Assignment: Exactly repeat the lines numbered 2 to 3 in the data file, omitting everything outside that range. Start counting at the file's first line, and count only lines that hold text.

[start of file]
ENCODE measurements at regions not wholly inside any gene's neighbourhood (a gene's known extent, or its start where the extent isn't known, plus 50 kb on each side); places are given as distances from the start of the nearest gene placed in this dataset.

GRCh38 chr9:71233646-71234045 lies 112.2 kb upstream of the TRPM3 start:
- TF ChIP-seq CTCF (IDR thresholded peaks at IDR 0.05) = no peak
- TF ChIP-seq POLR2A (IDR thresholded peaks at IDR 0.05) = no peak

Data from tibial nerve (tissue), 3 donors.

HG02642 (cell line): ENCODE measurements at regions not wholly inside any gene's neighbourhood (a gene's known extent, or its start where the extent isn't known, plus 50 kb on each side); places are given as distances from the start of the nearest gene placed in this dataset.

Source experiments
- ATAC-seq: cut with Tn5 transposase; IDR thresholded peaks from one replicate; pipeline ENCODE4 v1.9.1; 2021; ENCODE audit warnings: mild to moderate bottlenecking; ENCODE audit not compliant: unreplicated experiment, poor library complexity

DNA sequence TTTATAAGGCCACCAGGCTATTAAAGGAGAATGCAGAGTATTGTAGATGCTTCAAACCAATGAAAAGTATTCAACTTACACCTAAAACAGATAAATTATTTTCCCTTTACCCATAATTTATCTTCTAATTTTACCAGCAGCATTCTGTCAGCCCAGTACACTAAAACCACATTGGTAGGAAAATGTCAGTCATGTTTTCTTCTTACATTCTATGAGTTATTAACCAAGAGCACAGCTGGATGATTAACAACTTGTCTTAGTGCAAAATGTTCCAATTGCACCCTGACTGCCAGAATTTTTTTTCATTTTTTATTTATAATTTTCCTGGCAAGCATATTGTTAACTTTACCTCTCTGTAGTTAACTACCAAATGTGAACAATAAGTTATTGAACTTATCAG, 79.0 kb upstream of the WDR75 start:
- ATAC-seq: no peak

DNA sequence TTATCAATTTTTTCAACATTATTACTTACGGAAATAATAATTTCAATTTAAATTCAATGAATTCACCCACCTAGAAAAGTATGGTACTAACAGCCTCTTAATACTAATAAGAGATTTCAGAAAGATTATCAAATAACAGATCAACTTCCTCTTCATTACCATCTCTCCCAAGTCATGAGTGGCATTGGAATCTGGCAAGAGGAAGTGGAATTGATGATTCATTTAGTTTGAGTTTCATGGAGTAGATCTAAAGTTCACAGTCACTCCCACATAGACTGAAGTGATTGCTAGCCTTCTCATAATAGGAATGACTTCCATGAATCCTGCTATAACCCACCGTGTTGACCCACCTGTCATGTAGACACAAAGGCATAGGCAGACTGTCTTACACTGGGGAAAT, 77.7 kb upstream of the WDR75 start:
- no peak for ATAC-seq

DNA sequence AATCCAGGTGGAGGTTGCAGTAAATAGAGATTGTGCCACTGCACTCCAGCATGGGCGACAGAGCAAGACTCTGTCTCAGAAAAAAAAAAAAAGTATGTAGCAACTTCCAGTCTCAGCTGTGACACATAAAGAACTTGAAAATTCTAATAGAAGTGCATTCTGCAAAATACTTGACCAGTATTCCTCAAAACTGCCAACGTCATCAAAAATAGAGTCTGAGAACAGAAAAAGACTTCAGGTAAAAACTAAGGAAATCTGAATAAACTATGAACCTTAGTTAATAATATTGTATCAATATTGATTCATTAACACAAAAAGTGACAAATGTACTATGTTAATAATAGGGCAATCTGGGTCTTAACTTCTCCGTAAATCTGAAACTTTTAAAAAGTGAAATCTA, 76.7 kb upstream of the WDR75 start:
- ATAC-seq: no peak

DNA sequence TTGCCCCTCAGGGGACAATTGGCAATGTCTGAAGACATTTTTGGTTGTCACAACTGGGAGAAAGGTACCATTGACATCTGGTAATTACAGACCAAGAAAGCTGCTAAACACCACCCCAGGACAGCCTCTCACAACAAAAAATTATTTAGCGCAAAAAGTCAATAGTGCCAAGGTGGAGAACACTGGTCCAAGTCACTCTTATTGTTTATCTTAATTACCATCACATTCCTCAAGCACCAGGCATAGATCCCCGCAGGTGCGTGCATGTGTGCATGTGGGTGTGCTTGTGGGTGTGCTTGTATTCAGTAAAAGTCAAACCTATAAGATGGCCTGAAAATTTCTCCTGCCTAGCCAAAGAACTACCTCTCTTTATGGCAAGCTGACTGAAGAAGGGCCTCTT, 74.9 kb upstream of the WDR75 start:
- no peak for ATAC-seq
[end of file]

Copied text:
GRCh38 chr9:71233646-71234045 lies 112.2 kb upstream of the TRPM3 start:
- TF ChIP-seq CTCF (IDR thresholded peaks at IDR 0.05) = no peak